How To Measure Success From An Enterprise Mobile App
Markets and Markets research projects that the BYOD and enterprise mobility markets will grow at 15% CAGR, reaching $181 billion by 2017. Enterprise mobility isn’t a cakewalk. It can be very difficult to implement a successful enterprise mobile app and even more difficult to measure the success. "As enterprise customers make greater investments into their mobile application platforms, companies feel growing pressure to justify the money being spent. It becomes more important, then, for both vendors and procuring enterprises to demonstrate the return these platforms can provide," states Chris Marsh, analyst for Yankee Group.
Good From the Get-Go
One way to get your application off on the right foot is to define how you will measure success prior to starting the project. This is a critical step because it forces you to break down the project goals and pin down how they will align with your company's strategy. Think of it as your groundwork for clear-cut development.
It is important to incorporate metrics around user experience so that you can pair them against your KPIs to make inferences about your application. Examples could be: number of active users, logs per day, how the application is being used, devices being used, etc.
Setting Your Key Performance Indicators
To be able to proceed with measuring success, you need to make sure that you have already defined the project goals, as well as how the project will align with your company's overall strategy. The next step will be to distinguish your KPIs (Key Performance Indicators). For this purpose, you can define KPIs as quantifiable measures which are crucial for your project to achieve its goals. Below, I have listed some examples of potential KPIs:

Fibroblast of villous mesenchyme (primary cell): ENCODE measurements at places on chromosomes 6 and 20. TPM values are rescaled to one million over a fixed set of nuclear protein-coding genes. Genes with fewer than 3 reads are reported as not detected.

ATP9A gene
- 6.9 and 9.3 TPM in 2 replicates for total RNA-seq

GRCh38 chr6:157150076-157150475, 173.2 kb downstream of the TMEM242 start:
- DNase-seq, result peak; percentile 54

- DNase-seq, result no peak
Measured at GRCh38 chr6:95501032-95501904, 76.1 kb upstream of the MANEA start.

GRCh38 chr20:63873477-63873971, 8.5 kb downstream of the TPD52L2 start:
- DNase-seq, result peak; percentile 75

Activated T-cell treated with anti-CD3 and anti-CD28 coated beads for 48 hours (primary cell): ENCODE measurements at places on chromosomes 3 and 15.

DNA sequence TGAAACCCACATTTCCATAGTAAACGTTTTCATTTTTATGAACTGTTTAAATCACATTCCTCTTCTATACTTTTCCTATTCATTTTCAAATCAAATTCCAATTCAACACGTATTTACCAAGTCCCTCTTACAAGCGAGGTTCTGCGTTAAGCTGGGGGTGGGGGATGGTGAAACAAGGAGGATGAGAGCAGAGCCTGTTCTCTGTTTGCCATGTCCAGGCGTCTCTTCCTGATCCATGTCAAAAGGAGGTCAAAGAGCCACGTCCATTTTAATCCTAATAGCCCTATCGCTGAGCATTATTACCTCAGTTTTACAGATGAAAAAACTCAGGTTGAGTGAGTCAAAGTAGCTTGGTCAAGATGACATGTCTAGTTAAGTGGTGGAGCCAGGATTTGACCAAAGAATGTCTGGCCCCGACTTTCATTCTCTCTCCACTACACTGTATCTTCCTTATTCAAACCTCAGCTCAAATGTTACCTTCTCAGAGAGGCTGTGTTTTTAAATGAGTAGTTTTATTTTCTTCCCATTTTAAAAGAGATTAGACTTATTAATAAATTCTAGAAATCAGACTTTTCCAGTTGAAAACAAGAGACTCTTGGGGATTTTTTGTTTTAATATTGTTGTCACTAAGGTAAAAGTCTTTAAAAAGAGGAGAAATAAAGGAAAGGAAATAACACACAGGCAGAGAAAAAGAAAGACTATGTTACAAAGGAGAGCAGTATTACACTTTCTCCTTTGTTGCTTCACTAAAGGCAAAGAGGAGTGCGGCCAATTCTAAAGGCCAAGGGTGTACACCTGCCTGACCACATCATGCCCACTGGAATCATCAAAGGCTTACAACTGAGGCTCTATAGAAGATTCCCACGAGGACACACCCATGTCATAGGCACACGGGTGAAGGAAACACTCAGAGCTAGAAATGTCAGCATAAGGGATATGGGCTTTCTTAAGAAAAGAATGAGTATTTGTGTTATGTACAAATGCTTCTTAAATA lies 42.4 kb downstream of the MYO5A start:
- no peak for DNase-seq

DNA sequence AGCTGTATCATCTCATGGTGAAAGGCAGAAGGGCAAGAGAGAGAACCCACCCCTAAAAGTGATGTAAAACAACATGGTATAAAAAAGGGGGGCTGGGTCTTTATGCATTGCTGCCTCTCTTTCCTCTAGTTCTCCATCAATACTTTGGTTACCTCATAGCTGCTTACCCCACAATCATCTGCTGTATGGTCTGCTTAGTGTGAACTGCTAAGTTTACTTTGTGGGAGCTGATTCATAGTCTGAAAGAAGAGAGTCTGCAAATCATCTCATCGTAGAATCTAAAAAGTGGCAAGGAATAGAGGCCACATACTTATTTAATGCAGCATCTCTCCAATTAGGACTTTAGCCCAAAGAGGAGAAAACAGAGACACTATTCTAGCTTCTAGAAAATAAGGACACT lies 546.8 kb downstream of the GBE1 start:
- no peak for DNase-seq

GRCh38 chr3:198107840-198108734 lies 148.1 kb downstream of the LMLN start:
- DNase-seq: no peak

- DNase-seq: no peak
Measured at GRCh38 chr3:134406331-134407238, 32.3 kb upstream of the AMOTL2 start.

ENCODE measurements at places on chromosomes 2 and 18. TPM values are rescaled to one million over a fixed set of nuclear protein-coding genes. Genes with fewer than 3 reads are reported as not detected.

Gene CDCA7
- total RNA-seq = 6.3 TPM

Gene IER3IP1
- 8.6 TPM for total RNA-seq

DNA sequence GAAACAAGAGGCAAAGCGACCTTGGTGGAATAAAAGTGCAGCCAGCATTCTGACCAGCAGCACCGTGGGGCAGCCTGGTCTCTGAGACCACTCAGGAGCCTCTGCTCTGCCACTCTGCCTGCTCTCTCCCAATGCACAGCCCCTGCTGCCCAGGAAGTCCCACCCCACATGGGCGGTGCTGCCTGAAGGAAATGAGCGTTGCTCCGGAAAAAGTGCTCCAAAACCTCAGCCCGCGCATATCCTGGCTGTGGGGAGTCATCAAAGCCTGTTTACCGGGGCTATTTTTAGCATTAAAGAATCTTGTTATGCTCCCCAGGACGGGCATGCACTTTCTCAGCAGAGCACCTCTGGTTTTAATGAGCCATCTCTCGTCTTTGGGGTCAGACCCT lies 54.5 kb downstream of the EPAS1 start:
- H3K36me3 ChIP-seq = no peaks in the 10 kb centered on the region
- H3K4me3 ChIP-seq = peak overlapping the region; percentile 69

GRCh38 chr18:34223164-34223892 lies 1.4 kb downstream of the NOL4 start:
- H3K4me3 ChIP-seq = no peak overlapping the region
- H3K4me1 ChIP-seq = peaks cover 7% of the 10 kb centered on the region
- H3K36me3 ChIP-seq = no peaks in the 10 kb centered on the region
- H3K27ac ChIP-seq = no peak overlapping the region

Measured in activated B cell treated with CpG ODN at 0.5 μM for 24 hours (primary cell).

Reduced number of off-site visits.
Decreased wait time for maintenance.
Quicker response time in communication between mobile workers.
Reduced paper costs.
When you set these KPIs, you need to make sure that they are measurable, specific and relevant to the goal you wish to achieve with your enterprise application. By themselves, the number of user downloads, time spent in the application or how many times a user has logged in won’t tell you enough. However, when you start comparing these against your KPIs, you will start to see the bigger picture.
Be sure to make your goals specific, the more specific they are, the easier to measure. Say for example that your company is having trouble with long wait times for maintenance requests, which has resulted in a lot of customer complaints. A good KPI would be “quicker response times for maintenance requests” or “reduced number of customer complaints”. You would then define what “quicker response times” would be, such as improving response by 10-15 minutes or 2 minutes. Do you get the idea? It’s all relative to what you are trying to achieve.
You Can Calculate Your Success Now
Now, you need to calculate all the costs of your enterprise application, including, cost of development, hours delegated towards the project, implementation, configuration, etc. Basically, any investment you have put into the project. This is probably going to be a good amount of money. If you haven’t realized it yet, apps can cost hundreds of thousands of dollars over their lifetime. Next, compare your KPIs to your ROI. You should have numbers in front of you that disclose whether or not you were successful.
Hornemobile of SAP’s blog wrote, “And, of course, there are a number of important intangible savings that cannot be realized from mobile enterprise business apps including better inventory accuracy, better order fulfillment, better customer satisfaction, and, best of all, repeat business. These are harder issues to quantify true value; but, they are vitally important never the less.” Not all of your ROI will present itself neatly wrapped with a bow but you should still take it into consideration. Remember that your user metrics are also important factors to gauge success.
Successful ROI is not achieved easily. It is something you purposely steer towards that guides every step of your decision process. Don’t view success as the stopping point with your application. Enterprises constantly evolve, users evolve, needs will change and so will your application.